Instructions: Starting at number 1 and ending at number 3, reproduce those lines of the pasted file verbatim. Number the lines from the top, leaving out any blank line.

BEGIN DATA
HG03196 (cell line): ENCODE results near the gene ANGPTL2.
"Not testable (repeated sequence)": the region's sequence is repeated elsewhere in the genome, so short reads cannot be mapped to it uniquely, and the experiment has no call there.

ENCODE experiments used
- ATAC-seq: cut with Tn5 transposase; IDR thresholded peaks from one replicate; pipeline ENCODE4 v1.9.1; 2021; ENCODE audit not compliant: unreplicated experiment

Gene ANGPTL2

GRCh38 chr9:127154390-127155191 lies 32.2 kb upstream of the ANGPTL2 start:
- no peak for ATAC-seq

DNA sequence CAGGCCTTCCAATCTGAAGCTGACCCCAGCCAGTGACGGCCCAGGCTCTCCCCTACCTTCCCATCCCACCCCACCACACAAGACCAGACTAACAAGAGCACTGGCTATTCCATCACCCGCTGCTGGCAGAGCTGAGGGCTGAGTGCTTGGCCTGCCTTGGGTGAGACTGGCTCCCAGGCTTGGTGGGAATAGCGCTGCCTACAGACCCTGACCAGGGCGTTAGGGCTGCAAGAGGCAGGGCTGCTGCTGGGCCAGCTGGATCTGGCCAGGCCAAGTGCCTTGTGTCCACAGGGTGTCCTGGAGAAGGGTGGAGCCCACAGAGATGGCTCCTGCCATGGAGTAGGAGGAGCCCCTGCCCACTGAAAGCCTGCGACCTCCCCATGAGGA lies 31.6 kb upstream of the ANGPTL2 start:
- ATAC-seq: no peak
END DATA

HG03196 (cell line): ENCODE results near the gene ANGPTL2.
"Not testable (repeated sequence)": the region's sequence is repeated elsewhere in the genome, so short reads cannot be mapped to it uniquely, and the experiment has no call there.

ENCODE experiments used